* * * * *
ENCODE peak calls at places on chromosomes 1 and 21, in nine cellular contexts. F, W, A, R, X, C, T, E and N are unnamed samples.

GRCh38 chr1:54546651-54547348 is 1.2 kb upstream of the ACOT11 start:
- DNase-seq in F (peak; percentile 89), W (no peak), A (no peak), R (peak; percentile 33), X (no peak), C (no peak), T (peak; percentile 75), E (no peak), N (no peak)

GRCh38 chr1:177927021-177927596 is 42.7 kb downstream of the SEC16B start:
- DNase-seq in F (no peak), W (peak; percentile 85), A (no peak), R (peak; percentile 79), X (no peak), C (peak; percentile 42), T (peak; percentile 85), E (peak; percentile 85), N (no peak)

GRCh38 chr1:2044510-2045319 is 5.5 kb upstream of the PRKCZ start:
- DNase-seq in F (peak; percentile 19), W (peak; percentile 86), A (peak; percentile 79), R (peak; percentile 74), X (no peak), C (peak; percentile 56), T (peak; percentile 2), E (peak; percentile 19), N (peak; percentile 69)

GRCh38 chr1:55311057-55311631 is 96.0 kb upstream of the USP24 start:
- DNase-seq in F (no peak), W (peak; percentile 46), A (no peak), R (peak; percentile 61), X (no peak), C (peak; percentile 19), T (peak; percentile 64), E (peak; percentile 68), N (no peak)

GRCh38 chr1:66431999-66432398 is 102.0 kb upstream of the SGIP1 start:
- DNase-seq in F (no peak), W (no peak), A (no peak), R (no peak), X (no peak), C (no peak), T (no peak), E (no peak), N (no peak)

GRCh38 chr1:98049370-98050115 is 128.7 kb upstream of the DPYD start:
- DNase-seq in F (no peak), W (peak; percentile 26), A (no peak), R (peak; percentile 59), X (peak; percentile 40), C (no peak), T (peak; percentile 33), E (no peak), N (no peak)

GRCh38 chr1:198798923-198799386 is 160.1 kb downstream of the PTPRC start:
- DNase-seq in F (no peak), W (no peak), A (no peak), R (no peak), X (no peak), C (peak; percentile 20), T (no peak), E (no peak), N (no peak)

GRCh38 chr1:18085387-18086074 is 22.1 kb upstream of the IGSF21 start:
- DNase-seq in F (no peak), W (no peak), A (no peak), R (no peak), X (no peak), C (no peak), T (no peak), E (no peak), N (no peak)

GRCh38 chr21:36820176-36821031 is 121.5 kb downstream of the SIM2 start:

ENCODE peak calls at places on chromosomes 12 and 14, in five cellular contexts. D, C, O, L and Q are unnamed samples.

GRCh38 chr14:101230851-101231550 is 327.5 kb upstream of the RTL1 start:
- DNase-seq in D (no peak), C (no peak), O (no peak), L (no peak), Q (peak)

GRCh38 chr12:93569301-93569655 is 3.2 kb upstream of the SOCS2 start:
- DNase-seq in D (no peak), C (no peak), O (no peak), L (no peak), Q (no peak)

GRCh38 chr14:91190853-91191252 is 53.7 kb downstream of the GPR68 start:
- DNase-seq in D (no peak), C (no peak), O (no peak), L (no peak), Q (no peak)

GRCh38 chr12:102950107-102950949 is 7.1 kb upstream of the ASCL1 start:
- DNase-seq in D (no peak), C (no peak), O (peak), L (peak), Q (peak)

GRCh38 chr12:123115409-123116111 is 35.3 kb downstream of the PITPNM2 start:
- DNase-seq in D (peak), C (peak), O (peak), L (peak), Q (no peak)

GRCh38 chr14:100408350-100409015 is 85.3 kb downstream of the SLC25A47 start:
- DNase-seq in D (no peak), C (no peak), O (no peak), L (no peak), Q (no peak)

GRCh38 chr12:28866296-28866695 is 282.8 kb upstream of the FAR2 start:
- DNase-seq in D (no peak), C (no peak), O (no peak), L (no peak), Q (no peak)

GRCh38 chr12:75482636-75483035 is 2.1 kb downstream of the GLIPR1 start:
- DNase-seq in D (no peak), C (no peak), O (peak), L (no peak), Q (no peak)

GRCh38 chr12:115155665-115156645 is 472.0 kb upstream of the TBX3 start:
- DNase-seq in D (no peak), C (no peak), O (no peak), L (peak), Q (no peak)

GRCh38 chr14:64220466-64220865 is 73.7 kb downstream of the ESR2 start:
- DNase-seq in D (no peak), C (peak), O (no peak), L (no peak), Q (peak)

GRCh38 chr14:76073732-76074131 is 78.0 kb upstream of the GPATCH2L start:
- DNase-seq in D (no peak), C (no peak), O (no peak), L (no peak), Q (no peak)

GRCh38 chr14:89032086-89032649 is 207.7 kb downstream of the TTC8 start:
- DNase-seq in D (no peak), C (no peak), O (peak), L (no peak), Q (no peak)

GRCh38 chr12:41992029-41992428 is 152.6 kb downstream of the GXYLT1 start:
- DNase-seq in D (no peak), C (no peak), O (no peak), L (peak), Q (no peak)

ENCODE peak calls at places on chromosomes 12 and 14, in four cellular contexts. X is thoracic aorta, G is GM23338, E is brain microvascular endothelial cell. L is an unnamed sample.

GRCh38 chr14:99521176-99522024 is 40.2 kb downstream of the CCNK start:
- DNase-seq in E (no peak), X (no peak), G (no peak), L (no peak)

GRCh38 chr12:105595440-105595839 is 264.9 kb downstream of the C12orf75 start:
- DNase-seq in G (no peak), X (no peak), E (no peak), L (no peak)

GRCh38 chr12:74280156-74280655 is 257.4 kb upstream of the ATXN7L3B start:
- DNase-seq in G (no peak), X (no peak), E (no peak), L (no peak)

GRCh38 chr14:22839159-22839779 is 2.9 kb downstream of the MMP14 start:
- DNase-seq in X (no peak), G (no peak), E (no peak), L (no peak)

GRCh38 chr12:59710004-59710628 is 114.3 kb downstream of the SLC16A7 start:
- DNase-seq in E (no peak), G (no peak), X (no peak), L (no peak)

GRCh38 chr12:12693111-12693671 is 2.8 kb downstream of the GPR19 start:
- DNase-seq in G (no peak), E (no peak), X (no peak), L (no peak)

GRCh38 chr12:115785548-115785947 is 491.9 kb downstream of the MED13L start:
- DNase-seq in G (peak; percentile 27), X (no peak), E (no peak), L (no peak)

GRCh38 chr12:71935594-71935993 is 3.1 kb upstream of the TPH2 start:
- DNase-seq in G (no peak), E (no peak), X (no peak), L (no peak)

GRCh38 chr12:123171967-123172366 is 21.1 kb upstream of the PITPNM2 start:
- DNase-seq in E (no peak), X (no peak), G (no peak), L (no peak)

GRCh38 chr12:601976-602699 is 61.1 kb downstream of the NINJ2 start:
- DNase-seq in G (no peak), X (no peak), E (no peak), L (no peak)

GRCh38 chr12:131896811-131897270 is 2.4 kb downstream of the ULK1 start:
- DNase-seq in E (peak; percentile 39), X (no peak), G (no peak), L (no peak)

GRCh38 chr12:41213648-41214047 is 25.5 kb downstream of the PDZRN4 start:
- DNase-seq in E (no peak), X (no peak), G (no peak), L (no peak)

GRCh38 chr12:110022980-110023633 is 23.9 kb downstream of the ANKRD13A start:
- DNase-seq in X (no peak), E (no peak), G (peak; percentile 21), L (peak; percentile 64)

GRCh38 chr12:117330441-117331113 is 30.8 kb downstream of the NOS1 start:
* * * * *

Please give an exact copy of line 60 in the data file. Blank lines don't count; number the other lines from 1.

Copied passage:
- DNase-seq in G (peak; percentile 27), X (no peak), E (no peak), L (no peak)